All misconduct complaints made against Baltimore police are now being forwarded to the Civilian Review Board, established nearly 20 years ago. Before August 2016, less than a third of the complaints were forwarded, because they were they were devoid a notarized signature, which is required under a state law.
Most people filed their complaints through email or phone, so the required notarized signature was lacking. Also, many of the complainants failed to follow up on their complaints at a later date.
In August 2016, the city hall negotiated a deal between the board and police department, which required the police to forward all complaints, even those that were not notarized.
Director of the city’s office of Civil Rights and Wage Enforcement, Jill Carter, who oversees the Civilian Review Board, said she has seen “a greater spirit of cooperation,” due to the consent decree to reform policing, which was negotiated between the city and the Justice Department.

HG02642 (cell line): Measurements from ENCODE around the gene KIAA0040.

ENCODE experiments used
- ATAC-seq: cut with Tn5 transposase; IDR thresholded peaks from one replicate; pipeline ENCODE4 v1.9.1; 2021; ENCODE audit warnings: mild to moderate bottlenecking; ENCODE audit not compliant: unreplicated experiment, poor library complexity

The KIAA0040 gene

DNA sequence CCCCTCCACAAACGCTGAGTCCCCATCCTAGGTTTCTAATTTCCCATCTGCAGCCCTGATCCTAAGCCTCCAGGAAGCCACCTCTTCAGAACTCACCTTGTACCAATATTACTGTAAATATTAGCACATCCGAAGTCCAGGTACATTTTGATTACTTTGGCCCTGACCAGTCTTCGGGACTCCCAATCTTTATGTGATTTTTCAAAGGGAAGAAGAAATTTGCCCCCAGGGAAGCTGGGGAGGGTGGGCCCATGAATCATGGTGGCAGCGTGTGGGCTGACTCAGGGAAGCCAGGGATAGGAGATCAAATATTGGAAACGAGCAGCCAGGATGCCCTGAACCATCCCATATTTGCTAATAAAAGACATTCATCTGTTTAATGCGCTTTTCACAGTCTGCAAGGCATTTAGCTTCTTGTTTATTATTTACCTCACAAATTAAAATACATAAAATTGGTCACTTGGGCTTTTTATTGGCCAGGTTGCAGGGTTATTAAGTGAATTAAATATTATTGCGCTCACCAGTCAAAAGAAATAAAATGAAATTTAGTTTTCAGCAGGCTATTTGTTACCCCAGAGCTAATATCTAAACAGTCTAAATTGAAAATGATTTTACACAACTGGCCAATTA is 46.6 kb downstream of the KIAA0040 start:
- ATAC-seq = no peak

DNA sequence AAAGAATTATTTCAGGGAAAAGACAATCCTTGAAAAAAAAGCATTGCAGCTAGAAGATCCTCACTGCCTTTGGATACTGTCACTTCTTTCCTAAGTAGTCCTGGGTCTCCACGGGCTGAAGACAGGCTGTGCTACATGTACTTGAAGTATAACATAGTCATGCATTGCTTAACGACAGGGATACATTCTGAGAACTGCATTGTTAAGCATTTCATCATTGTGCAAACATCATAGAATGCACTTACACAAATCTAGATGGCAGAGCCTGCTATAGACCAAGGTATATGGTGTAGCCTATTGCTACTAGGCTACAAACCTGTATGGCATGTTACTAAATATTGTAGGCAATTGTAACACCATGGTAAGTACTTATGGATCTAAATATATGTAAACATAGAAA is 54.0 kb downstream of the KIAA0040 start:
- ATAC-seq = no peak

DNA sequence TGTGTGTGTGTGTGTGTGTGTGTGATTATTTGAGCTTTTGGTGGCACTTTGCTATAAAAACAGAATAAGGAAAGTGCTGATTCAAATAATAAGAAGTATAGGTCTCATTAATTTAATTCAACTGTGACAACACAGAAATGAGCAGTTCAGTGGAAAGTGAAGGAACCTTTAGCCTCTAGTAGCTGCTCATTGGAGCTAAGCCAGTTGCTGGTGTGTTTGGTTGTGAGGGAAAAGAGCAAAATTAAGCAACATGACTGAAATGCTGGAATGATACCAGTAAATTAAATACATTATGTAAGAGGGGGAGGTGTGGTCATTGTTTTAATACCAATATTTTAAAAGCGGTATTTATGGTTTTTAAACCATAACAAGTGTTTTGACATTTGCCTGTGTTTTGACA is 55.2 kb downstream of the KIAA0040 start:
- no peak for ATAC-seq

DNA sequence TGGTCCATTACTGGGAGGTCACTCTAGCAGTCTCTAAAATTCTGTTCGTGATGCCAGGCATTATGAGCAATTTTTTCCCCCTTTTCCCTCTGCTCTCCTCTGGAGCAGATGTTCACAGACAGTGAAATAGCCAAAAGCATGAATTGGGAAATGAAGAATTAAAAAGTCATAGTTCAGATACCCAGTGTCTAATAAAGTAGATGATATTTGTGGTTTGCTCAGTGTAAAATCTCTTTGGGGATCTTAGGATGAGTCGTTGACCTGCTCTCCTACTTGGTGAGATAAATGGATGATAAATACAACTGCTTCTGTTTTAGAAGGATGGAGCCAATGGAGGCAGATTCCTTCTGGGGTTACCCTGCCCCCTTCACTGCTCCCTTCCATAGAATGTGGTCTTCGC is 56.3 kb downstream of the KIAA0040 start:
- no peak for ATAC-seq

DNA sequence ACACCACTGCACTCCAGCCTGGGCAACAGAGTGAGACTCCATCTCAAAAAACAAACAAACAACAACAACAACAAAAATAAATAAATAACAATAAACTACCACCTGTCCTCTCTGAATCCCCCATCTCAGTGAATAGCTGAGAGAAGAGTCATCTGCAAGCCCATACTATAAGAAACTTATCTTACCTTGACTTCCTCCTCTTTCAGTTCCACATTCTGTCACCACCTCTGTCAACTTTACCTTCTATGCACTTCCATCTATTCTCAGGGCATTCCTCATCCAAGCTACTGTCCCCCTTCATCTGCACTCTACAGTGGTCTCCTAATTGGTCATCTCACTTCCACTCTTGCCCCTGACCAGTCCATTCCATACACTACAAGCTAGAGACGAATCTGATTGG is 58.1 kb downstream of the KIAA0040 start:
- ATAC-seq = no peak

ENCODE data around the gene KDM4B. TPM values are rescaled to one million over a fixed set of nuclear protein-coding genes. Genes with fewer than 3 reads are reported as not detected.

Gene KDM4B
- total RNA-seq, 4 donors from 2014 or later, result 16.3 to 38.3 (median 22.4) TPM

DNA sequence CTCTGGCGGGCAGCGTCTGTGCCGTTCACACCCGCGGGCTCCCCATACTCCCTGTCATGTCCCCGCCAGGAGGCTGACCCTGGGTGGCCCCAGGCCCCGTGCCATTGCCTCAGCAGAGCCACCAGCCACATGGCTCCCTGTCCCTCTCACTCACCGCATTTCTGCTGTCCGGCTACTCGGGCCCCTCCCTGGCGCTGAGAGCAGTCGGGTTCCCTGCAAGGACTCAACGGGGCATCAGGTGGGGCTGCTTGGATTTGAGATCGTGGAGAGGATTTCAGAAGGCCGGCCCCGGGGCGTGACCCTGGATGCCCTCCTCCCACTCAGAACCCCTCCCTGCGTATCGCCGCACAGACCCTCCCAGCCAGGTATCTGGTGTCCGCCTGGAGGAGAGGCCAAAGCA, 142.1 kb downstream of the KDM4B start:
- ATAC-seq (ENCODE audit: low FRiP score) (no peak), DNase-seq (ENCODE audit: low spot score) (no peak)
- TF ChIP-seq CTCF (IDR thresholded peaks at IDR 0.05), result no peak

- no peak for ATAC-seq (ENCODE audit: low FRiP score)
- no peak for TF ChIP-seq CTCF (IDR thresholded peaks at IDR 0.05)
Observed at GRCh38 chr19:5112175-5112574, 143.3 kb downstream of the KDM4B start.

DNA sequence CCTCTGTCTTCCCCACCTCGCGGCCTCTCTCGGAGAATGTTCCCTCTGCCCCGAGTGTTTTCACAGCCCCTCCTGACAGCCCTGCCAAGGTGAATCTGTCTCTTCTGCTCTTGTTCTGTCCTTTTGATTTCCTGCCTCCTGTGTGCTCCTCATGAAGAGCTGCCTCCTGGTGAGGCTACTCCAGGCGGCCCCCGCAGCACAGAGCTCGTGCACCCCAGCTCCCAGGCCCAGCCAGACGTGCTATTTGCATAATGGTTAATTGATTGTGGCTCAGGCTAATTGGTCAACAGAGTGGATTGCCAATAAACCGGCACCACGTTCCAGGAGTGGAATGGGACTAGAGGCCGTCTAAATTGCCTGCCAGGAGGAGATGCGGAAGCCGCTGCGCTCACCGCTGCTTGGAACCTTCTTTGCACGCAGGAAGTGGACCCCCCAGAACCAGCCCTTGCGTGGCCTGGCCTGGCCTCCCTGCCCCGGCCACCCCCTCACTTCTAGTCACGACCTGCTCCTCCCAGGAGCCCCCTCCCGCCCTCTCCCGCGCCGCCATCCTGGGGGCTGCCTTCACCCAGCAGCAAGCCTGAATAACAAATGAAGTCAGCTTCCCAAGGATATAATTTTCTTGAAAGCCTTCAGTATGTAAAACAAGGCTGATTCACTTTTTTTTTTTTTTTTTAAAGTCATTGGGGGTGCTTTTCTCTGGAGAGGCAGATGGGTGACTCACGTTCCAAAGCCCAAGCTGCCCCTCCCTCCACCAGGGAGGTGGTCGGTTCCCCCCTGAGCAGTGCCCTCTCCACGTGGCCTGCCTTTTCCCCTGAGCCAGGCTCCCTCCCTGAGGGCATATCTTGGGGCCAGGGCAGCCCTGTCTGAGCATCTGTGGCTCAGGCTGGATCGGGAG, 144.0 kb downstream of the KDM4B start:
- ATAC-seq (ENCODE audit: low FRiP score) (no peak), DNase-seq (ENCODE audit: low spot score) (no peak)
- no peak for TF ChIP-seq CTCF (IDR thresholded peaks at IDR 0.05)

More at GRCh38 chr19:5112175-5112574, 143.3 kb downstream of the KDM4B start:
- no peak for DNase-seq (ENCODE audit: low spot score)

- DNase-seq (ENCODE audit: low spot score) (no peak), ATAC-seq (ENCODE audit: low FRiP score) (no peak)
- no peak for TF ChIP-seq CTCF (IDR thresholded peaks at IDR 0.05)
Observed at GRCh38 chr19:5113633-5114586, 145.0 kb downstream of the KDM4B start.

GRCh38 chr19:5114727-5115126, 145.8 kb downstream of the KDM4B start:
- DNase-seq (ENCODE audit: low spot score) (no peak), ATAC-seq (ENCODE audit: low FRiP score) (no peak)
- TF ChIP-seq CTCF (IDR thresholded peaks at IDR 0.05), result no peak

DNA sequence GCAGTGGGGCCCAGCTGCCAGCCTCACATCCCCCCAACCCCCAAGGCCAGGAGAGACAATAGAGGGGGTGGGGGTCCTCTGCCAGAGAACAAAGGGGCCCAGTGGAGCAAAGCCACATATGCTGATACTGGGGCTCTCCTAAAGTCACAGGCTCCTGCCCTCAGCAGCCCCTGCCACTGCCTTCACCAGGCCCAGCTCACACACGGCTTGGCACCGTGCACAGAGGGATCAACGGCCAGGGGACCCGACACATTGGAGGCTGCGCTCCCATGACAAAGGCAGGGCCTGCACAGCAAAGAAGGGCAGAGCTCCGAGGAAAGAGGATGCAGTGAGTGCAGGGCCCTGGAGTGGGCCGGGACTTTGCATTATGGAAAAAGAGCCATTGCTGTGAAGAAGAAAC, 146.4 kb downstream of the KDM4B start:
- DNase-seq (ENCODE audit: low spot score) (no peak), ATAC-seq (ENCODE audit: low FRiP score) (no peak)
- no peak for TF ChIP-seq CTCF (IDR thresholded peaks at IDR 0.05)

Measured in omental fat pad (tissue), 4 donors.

“Stronger civilian oversight is better for both the community and police,” she said.
According to data obtained by The Baltimore Sun, in 2016, the police forwarded an estimated 40 percent of 278 misconduct complaints it received from civilians. The complaints that were not forwarded were prior to the August agreement.
The Civilian Review Board accepts complaints of abuse language, excessive force, false arrest, false imprisonment and harassment. Civilians have the option of filing their complaints with police or the civilian board. All complaints received by the police will be forwarded to the board.
The board is struggling to keep seats filled, since it has no enforcement powers and few investigators. On Monday, the city council members confirmed five of the nine board members. Seats for Western, Southern and Eastern districts are still open.
Under the consent decree, city officials are required to appoint a task force to investigate and make recommendations on how to reinforce the board. Nominations for the task force will be accepted until May 22.